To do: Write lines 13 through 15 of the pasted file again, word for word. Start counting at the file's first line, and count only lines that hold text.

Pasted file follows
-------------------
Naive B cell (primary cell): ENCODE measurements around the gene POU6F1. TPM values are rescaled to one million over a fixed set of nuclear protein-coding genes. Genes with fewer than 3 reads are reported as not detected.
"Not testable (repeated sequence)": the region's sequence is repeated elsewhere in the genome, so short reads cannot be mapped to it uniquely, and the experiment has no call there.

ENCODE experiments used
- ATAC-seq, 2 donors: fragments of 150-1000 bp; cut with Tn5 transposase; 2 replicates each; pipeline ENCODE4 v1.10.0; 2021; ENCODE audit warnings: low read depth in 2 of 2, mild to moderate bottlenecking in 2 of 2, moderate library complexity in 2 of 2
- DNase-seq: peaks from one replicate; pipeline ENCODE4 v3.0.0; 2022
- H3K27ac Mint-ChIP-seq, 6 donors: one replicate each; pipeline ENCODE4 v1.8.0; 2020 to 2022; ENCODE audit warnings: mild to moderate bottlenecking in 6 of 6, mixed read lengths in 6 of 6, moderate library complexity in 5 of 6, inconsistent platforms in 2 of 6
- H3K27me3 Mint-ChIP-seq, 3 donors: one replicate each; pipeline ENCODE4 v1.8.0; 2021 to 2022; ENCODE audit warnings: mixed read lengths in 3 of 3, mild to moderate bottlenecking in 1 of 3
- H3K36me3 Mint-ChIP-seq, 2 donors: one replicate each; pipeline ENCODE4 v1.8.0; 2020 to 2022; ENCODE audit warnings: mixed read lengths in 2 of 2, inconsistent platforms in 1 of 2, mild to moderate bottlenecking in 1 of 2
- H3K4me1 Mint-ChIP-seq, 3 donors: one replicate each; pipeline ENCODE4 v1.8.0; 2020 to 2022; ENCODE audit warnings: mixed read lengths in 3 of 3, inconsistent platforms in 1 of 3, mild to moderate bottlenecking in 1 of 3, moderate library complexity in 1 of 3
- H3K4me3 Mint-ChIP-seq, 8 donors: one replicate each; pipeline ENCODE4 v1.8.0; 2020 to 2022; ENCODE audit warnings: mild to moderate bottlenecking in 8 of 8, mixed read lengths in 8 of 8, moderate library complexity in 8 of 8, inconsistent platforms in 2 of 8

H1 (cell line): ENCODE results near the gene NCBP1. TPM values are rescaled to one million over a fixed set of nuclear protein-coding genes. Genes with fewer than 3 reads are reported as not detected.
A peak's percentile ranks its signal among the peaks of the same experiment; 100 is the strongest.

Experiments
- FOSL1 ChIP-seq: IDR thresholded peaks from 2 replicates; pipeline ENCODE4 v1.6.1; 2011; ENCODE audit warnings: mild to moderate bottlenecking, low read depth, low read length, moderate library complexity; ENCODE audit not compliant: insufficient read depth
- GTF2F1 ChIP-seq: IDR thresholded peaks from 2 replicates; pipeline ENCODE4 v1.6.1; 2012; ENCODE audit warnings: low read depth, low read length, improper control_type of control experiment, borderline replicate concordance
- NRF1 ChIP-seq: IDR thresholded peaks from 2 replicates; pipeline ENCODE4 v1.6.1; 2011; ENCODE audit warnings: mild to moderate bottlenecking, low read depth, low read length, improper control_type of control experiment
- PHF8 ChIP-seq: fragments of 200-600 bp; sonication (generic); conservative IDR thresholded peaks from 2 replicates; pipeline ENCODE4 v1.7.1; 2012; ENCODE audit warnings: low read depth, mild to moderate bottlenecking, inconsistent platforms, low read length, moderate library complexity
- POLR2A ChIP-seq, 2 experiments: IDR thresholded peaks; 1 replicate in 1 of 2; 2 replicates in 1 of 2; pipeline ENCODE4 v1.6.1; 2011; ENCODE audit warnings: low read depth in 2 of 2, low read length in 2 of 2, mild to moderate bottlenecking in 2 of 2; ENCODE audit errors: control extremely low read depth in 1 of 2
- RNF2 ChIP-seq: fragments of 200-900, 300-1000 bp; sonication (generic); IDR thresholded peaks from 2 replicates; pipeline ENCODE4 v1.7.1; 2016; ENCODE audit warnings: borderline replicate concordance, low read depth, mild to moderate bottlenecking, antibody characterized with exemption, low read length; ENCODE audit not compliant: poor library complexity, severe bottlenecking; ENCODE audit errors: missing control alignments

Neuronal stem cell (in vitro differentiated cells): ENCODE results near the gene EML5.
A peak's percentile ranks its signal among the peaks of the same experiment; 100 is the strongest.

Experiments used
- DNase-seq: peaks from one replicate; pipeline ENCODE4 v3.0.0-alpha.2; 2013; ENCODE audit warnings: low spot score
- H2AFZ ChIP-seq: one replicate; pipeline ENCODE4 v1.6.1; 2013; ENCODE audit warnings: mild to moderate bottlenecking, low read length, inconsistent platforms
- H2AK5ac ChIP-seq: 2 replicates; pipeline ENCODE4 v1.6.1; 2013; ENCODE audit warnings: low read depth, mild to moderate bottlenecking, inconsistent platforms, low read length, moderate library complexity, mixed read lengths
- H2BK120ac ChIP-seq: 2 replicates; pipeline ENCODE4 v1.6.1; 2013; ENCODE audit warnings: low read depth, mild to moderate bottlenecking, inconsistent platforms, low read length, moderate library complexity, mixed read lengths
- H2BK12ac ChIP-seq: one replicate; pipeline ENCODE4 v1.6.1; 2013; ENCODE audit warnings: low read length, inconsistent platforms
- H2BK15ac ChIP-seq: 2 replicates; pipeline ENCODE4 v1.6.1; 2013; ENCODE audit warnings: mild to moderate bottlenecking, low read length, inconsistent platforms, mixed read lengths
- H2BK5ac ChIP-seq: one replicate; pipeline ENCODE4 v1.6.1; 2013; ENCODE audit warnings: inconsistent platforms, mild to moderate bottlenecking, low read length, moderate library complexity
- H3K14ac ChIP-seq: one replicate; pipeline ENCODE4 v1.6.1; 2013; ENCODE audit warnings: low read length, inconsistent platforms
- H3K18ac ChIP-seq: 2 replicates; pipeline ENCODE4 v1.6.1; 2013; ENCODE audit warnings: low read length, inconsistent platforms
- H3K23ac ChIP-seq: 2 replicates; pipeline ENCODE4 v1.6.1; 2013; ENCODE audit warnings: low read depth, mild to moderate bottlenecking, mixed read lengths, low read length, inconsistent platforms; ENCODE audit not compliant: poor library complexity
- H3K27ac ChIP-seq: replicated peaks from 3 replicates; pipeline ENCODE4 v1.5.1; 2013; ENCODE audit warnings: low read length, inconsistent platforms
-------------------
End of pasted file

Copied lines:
Experiments
- FOSL1 ChIP-seq: IDR thresholded peaks from 2 replicates; pipeline ENCODE4 v1.6.1; 2011; ENCODE audit warnings: mild to moderate bottlenecking, low read depth, low read length, moderate library complexity; ENCODE audit not compliant: insufficient read depth
- GTF2F1 ChIP-seq: IDR thresholded peaks from 2 replicates; pipeline ENCODE4 v1.6.1; 2012; ENCODE audit warnings: low read depth, low read length, improper control_type of control experiment, borderline replicate concordance